Core Python 3: Classes and Object-orientation
by Robert Smallshire and Austin Bingham
Classes and objects are central to how Python works. This course will deepen your knowledge of object-oriented programming in Python, expanding on concepts you're familiar with and introducing new tools that will broaden you Python design palette.
What you'll learn
Classes are crucial tool in Python for organizing data and behavior. In this course, Core Python 3: Classes and Object-orientation, you’ll learn how to apply fundamental principles of Object-Oriented Programming (OOP) in Python. First, you’ll learn how to distinguish between classes and instances, and define attributes on both. Next, you’ll explore properties using them to encapsulate state. Finally, you’ll discover how to combine classes using inheritance and multiple inheritance, and have these classes collaborate in ways which are distinctive to the Python language. When you’re finished with this course, the will have the skills and knowledge of the core Python language needed to develop larger and robust software systems.
About the authors
Robert Smallshire is a founder of Sixty North, a software product and consulting business in Norway. Robert has worked in senior architecture and technical management roles for software companies in the energy sector processing the masses of information flowing from today's digital oil fields. He has designed, and implemented effective architectures for sophisticated scientific and enterprise software in Python, C++, and C#. Robert is a regular speaker at conferences, meetups and corporate softw... moreare events where he can be found speaking about topics as diverse as behavioral microeconomics in software development to implementing web services on 8-bit microcontrollers. He is organizer of the Oslo Python group and holds a Ph.D. in a natural science.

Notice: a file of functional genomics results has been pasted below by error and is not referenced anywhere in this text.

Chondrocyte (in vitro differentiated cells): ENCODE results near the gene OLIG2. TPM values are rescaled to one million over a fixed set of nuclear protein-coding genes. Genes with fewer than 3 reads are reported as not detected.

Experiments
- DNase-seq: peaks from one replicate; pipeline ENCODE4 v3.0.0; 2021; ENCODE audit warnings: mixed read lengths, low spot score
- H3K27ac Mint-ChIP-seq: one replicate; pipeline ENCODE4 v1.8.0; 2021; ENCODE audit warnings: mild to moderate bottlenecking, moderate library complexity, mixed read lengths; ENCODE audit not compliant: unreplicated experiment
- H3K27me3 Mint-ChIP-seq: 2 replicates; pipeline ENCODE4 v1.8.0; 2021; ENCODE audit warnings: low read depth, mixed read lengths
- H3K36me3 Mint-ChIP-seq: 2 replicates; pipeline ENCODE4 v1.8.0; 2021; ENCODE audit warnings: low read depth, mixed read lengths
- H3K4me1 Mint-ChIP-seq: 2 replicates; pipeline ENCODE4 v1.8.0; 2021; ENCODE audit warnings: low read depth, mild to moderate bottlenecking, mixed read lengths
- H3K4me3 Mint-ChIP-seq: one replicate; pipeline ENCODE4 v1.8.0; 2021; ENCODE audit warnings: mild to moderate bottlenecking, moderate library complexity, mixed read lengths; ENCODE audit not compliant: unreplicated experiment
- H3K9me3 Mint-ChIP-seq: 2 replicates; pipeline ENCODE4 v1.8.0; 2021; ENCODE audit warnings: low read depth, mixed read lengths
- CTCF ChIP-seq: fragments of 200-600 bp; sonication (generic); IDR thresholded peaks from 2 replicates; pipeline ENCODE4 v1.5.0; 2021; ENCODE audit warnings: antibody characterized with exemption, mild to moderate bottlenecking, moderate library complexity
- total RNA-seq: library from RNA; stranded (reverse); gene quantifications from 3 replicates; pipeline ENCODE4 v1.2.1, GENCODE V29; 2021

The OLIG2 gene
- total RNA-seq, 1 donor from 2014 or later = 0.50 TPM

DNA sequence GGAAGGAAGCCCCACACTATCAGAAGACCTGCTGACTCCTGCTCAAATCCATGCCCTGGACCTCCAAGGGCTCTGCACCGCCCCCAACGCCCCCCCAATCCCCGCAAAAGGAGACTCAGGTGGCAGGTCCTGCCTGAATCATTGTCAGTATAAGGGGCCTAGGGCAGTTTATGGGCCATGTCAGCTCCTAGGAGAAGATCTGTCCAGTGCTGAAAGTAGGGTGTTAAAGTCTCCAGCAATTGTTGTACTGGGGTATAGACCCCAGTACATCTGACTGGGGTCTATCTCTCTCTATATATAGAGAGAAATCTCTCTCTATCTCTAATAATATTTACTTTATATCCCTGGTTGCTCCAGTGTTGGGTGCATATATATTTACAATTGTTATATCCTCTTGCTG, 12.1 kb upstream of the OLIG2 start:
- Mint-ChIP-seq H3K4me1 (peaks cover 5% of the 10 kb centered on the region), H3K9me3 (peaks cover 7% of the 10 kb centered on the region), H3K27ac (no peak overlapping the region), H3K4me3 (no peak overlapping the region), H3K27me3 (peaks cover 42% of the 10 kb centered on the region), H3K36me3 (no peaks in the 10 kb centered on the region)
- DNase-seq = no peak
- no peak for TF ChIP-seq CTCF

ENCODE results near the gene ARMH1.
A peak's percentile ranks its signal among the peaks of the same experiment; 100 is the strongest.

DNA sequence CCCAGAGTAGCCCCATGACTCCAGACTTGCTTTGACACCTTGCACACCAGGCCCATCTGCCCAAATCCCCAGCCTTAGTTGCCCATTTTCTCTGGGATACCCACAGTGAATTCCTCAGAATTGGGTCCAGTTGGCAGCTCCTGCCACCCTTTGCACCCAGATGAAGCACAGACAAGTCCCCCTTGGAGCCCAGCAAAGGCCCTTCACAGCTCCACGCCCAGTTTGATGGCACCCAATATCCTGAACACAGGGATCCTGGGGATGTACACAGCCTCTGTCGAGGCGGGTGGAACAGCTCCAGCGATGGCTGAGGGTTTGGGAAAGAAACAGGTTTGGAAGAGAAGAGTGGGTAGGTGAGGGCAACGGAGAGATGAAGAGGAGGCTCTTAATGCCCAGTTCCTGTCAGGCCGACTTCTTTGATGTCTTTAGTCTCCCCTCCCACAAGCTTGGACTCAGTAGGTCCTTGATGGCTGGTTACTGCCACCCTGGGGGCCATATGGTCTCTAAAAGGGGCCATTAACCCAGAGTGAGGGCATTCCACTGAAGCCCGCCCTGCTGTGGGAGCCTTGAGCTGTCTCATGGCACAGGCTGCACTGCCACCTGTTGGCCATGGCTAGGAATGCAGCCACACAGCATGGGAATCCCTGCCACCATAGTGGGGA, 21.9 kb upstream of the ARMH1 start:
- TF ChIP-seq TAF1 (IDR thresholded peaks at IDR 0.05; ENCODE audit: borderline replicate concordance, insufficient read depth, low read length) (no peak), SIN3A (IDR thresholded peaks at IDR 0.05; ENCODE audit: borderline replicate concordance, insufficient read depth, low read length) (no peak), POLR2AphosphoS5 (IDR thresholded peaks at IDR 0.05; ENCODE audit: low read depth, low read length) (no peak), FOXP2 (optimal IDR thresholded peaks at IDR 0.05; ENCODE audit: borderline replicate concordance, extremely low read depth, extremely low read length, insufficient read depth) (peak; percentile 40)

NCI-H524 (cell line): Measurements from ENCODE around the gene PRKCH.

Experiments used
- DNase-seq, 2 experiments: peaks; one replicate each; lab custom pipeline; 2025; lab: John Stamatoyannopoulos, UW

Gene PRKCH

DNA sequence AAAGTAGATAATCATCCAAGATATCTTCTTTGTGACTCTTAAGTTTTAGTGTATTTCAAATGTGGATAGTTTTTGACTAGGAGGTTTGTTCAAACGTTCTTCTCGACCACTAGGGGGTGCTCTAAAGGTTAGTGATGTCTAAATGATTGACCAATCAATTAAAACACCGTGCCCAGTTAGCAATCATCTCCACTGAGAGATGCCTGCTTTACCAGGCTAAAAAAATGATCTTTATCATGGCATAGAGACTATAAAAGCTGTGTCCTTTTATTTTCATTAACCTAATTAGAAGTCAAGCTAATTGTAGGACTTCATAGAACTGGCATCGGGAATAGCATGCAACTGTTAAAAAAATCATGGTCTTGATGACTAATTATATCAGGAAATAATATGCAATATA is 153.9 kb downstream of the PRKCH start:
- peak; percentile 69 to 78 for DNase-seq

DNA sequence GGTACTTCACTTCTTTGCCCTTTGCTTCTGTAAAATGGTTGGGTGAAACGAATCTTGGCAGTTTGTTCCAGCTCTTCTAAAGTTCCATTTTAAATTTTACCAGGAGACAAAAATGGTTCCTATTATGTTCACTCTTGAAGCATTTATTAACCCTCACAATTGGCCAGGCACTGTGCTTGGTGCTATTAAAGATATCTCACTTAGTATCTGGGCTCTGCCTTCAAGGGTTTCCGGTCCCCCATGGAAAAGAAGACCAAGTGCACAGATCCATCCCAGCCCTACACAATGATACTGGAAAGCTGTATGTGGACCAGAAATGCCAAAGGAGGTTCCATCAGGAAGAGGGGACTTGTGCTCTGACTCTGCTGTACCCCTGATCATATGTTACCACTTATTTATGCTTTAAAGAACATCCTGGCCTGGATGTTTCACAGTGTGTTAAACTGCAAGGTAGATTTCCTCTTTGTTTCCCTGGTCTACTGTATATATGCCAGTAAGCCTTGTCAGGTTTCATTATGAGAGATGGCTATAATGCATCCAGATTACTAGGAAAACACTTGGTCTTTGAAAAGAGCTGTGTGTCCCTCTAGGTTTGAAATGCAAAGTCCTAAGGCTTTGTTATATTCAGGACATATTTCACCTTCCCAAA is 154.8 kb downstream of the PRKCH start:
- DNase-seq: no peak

Austin is a founding director of Sixty North, a software consulting,
training, and application development company. A native of Texas, in
2008 Austin moved to Stavanger, Norway where he helped develop
industry-leading oil reservoir modeling software in C++ and Python.
Prior to that he worked at National Instruments developing LabVIEW, at
Applied Research Labs (Univ. of Texas at Austin) developing sonar
systems for the U.S. Navy, and at a number of telecommunications
companies. He is an ex... moreperienced presenter and teacher, having spoken
at a number of conferences, software groups, and internal corporate
venues. Austin is also an active member of the open source community,
contributing regularly to various Python and Emacs projects, and he's
the founder of Stavanger Software Developers, one of the largest and
most active social software groups in Stavanger. Austin holds a Master
of Science in Computer Engineering from the University of Texas at